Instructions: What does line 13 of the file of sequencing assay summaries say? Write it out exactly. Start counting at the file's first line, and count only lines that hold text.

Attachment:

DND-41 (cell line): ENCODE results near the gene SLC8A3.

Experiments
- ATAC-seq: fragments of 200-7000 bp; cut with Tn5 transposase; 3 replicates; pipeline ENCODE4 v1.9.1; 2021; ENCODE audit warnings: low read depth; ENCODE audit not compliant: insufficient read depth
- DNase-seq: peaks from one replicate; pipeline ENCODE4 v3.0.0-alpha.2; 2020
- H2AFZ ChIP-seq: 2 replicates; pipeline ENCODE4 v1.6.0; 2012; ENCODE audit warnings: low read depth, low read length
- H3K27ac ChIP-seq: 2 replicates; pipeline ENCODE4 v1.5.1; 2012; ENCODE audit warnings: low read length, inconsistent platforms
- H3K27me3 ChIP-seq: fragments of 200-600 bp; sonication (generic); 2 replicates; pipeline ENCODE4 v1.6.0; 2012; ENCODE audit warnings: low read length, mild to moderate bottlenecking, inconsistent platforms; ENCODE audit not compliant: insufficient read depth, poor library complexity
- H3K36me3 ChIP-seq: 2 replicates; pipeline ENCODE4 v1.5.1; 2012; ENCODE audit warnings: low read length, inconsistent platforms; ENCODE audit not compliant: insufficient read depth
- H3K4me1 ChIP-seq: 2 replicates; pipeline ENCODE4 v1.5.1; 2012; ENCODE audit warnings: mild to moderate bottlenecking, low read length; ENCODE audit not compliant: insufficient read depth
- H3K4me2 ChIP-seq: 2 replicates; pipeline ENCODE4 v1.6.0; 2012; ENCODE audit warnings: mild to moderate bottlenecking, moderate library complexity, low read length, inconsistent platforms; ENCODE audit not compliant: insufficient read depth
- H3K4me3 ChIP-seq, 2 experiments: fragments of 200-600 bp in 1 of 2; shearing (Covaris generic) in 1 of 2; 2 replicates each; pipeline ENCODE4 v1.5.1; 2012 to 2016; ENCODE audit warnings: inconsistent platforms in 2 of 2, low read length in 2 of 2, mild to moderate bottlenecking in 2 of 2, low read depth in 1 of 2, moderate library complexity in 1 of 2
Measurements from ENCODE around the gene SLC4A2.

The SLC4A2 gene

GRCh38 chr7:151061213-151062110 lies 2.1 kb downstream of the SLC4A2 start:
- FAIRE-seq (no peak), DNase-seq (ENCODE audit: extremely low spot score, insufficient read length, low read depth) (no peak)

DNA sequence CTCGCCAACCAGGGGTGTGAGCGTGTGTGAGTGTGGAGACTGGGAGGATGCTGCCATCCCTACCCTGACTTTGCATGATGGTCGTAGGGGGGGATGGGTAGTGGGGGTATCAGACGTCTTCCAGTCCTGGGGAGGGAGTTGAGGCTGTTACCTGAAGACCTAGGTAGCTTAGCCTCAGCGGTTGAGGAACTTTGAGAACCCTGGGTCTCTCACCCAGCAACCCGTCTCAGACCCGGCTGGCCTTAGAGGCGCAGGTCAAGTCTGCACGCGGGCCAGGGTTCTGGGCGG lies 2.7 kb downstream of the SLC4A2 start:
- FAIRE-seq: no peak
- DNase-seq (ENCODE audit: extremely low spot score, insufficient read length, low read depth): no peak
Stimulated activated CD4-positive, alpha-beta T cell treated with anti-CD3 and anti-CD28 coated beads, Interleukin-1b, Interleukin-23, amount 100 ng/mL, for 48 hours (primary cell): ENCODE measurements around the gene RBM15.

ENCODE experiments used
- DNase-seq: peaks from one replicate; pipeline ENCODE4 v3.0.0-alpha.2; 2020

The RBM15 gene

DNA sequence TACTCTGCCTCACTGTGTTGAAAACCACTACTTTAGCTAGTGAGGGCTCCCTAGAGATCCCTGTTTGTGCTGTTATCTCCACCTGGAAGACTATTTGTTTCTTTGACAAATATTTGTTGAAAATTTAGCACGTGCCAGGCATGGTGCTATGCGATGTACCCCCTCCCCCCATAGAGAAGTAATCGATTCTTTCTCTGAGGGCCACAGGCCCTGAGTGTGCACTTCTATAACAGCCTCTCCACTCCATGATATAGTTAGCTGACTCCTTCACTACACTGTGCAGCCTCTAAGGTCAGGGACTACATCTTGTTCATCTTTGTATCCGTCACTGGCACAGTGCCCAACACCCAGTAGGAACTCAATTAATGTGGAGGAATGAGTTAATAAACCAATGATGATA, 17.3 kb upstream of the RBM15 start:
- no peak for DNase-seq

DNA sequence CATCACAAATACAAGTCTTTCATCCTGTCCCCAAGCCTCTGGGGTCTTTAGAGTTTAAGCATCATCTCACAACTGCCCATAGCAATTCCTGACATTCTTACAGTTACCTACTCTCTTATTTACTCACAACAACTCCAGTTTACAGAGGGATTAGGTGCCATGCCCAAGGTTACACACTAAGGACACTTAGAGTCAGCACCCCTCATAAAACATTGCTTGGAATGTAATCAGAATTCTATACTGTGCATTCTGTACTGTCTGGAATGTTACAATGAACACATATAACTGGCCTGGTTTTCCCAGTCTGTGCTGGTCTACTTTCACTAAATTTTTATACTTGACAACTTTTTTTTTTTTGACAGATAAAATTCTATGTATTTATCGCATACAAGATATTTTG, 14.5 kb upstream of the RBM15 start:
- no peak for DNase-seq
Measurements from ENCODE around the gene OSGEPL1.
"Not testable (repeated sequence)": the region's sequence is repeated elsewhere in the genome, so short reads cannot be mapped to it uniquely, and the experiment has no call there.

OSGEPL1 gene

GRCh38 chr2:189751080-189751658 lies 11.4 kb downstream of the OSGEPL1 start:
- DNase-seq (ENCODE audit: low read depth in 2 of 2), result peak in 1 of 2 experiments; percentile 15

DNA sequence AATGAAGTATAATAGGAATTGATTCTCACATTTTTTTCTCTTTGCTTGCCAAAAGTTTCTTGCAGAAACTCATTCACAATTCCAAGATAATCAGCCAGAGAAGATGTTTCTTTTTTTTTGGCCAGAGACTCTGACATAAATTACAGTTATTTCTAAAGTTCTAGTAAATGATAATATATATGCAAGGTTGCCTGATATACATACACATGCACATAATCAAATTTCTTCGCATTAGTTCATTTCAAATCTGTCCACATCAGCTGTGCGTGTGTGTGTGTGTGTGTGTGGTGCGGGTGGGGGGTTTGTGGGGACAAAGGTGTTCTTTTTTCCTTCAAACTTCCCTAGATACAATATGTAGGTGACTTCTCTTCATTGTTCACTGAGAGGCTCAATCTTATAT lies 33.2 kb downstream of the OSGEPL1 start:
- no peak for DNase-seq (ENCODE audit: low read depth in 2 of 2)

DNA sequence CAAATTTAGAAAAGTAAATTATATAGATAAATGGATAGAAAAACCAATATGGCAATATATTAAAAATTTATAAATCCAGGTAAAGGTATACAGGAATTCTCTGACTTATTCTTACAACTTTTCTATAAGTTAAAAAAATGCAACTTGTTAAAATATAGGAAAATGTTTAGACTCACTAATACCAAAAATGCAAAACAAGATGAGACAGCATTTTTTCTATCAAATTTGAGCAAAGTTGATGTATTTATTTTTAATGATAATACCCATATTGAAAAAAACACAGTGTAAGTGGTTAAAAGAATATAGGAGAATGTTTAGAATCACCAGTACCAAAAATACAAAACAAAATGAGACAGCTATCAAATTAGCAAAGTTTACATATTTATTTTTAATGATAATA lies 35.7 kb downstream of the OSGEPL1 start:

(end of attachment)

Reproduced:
The SLC4A2 gene